Dr. Martin Luther King Jr. died 50 years ago this past week, which makes this an appropriate time to consider why he has a national holiday named after him, and you and I don’t.

Here are four of many reasons.

He sacrificed for his ideals. Everyone thinks they’re persecuted these days. King really was. There’s a reason his most famous writing was titled “Letter from Birmingham Jail.” He was in jail when he wrote it. While he’s been elevated to American sainthood since his death, 63 percent of respondents in a 1966 Gallup poll had a negative opinion of him (and only 12 percent a highly favorable one). Many saw him as an agitator. The FBI investigated him as a communist back when that accusation carried serious implications.

Listening to his sermon in Memphis the night before he died, it’s clear he believed he would not live long, which is understandable. He’d been stabbed in Harlem and struck in the head by a rock in Chicago. The physical strains of leading his movement must have been life-threatening. “I have seen the Promised Land,” he said in Memphis. “I may not get there with you.” He was right. He was shot the next day at age 39.

He didn’t cede the moral high ground. Rarely in a political debate is one side so right and the other so wrong as in King’s fight for racial equality.

So what do you do when you’re right? Sadly, some movements – including ones that have the moral high ground – resort to low-ground tactics. They play the political game, justifying their hardball, scorched-earth tactics by saying it’s the only way they can win, and besides, the other side deserves it. Plus they make a good living that way. In the process, they become indistinguishable from the status quo they’re trying to replace.

Contrast that with King’s philosophy. A movement for the powerless gained power by letting its oppressors abuse theirs. Has there been another Christian-based social movement in the past 100 years that has been more impactful – earthly, politically, I mean – than the civil rights movement? King’s movement didn’t advance in spite of following Jesus’ teachings to love your enemy and turn the other cheek. It advanced BECAUSE it did.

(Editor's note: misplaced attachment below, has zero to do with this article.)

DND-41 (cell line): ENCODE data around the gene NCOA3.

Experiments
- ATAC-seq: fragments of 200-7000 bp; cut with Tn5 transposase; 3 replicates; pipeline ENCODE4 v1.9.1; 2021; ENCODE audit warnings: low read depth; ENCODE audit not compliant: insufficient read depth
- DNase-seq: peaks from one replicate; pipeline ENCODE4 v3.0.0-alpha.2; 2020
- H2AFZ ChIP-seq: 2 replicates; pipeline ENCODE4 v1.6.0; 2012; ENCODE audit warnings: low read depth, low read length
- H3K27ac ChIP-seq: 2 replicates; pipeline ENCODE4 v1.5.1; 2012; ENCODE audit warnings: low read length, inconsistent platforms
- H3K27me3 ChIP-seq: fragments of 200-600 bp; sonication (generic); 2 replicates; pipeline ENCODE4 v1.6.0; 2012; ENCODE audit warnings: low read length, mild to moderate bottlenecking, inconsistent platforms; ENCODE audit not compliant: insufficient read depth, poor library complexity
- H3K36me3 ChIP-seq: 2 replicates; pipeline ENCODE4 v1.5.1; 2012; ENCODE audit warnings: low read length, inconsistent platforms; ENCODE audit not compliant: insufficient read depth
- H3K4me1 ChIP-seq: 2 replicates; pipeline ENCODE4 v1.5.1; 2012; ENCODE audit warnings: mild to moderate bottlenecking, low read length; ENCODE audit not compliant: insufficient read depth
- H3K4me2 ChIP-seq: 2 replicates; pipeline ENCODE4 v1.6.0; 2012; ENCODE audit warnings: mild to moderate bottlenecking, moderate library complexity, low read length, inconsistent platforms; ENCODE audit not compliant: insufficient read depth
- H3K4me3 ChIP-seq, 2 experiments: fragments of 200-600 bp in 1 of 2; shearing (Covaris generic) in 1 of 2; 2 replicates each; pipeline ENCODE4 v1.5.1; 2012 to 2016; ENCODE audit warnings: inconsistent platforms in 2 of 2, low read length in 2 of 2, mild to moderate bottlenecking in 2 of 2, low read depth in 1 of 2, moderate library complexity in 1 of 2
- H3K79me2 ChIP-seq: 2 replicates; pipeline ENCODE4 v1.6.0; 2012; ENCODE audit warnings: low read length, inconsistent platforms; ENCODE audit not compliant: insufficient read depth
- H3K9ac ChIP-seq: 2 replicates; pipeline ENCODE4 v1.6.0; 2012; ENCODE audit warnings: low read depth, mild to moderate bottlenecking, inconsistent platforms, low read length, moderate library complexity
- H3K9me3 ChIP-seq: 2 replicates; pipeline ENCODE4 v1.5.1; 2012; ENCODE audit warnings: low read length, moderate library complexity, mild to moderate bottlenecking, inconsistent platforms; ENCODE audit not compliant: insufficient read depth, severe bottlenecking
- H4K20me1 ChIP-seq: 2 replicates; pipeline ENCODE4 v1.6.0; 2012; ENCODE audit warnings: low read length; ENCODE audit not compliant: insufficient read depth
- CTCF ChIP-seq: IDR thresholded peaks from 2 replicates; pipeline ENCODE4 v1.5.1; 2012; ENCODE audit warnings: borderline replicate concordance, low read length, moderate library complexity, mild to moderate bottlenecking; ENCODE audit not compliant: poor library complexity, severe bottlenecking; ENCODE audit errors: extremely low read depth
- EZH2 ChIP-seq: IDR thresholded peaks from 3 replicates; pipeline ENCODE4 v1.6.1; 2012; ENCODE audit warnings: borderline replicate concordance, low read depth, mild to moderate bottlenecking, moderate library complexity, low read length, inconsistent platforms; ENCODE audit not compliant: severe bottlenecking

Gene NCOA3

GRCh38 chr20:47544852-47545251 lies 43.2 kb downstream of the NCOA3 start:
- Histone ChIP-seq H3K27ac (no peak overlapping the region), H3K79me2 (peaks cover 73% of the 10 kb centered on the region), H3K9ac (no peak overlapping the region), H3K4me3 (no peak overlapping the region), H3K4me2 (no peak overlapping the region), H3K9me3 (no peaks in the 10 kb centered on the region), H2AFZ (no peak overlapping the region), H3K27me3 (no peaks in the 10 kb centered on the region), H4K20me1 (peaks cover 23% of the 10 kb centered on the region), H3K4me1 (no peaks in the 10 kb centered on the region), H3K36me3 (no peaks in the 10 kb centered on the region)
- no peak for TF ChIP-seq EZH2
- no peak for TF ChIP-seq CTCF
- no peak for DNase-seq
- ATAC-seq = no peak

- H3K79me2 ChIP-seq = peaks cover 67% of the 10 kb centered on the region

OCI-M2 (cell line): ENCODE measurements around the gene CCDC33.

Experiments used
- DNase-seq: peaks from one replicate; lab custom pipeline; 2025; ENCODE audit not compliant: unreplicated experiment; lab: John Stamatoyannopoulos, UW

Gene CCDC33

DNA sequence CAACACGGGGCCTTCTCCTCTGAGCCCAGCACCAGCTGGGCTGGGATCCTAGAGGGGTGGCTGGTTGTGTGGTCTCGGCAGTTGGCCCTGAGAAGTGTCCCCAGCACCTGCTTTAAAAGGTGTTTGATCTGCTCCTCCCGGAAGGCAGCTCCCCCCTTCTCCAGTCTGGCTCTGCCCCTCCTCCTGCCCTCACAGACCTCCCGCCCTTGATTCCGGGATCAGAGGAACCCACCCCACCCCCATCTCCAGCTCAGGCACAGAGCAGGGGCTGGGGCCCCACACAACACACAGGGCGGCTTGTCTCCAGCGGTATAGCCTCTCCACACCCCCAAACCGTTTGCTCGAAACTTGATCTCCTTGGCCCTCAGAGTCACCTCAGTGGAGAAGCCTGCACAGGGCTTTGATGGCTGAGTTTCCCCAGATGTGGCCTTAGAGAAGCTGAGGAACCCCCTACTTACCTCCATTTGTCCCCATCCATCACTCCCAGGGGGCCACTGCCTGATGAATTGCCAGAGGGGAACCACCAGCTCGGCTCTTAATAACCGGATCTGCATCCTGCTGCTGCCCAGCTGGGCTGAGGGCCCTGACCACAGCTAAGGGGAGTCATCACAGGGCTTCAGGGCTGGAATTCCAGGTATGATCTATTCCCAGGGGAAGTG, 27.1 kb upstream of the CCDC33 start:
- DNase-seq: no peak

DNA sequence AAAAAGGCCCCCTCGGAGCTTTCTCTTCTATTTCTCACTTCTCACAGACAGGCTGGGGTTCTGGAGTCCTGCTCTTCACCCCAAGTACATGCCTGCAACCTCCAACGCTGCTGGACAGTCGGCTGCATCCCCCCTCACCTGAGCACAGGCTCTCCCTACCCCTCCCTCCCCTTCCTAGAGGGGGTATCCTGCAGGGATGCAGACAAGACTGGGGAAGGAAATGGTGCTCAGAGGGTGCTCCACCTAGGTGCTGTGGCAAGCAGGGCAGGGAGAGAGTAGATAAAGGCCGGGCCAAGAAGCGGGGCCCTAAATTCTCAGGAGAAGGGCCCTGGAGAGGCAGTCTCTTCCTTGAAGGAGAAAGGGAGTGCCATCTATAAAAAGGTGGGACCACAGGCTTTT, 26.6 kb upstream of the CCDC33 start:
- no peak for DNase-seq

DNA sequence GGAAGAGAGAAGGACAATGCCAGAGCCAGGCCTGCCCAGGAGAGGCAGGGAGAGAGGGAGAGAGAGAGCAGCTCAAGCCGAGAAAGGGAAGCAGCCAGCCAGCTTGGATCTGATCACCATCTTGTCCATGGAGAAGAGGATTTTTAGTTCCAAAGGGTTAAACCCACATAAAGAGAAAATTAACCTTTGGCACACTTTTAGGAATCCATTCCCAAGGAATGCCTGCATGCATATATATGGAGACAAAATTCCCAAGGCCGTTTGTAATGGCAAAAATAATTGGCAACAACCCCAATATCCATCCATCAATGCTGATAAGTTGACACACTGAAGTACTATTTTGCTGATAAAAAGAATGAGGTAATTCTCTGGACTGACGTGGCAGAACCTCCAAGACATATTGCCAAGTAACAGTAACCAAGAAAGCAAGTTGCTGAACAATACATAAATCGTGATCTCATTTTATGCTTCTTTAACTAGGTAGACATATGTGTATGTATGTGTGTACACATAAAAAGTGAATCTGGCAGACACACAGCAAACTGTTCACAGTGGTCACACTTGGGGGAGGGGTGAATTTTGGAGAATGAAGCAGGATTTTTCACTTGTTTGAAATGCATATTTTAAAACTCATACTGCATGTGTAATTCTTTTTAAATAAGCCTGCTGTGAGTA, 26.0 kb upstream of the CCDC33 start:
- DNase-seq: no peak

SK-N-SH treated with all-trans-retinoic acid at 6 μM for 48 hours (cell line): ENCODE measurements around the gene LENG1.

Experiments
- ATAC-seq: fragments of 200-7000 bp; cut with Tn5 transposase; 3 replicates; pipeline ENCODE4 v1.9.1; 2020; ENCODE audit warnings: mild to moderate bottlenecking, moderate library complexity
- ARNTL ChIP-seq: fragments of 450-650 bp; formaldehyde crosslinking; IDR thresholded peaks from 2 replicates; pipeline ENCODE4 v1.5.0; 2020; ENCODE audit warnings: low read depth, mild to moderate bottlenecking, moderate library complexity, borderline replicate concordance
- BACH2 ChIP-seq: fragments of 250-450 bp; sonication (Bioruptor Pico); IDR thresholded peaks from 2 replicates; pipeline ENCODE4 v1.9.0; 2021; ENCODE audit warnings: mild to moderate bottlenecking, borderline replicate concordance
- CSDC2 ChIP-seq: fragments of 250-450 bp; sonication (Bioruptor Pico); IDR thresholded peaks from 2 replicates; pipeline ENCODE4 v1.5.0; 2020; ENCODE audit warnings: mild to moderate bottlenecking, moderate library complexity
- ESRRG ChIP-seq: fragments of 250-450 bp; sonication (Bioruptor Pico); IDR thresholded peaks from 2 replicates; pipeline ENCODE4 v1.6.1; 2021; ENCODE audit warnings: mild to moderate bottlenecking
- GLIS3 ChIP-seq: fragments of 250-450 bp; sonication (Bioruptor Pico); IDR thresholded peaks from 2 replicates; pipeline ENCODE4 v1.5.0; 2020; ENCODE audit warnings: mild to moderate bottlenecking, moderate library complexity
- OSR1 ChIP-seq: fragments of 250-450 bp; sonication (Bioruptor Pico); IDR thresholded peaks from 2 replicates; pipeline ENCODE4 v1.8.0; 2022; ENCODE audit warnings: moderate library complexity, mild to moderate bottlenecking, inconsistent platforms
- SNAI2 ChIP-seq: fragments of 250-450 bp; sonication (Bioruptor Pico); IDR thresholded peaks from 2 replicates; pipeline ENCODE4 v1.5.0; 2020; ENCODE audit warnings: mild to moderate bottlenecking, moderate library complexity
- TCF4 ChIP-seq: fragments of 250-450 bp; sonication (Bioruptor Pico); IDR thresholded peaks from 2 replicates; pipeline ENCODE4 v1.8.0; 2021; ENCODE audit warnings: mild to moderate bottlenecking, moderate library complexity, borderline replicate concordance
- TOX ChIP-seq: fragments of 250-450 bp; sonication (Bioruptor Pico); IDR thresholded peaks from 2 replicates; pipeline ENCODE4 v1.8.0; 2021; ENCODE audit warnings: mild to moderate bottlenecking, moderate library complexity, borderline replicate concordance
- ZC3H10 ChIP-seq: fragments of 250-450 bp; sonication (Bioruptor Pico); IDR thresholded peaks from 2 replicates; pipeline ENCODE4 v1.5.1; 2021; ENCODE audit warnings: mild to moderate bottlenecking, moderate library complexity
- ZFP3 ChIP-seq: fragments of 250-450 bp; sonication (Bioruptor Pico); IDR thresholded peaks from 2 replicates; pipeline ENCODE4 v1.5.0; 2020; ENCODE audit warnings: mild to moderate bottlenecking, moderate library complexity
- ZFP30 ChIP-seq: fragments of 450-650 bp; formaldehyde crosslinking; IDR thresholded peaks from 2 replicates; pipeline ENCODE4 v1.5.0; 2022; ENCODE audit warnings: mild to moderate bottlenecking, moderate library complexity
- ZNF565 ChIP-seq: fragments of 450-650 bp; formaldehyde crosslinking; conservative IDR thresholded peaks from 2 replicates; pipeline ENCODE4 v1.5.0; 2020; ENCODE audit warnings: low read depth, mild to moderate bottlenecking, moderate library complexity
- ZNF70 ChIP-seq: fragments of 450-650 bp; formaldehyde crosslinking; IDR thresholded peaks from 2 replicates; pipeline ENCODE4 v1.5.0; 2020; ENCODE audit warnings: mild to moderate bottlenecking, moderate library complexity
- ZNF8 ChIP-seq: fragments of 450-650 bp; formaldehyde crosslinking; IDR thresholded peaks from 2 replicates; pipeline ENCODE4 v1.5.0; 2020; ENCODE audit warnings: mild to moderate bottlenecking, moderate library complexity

He offered hope. So much of today’s discourse is based on self-justifying, gloom-and-doom predictions and prophecies. It fuels outrage, fills seats and drives ratings, but it doesn’t inspire the masses to noble effort or sacrifice. No one marches in a parade led by a pessimist.

Compare that climate to King’s words: “We shall overcome because the arc of the moral universe is long, but it bends toward justice.” “I believe that unarmed truth and unconditional love will have the final word in reality.” “I have a dream that my four little children will one day live in a nation where they will not be judged by the color of their skin but by the content of their character.”

That’s how you get people to risk things.

Finally, there’s this inescapable reason King has his own holiday. He died young. King’s death made him a mythical martyr who now is safe for any mainstream political figure to reference. We remember mostly “I have a dream,” and who can disagree with that? In reality, King stepped on a lot of toes calling for both racial and economic equality and opposing the Vietnam War. Some African-Americans were growing impatient with his nonviolent tactics.

Had he lived, King the man would not be so universally beloved as King the myth is. His reputation would have been bruised and battered, like all public figures’. Private failings would have become part of his public image. Specific political fights would have detracted from his overall message. What would he have said about Black Lives Matter or the NFL anthem protests? Regardless, he would have offended a lot of people.

A Gallup poll in 2011 found that 94 percent of Americans had a favorable opinion of him, and 69 percent a highly favorable one.

His death at age 39 helped make that possible. Now he belongs to all of us, or most of us.

For him, it meant he never made it to the Promised Land – the one on earth, anyway. But unlike many of us then and now, at least he saw it.

Steve Brawner is a syndicated columnist in Arkansas. Email him at brawnersteve@mac.com. Follow him on Twitter at @stevebrawner.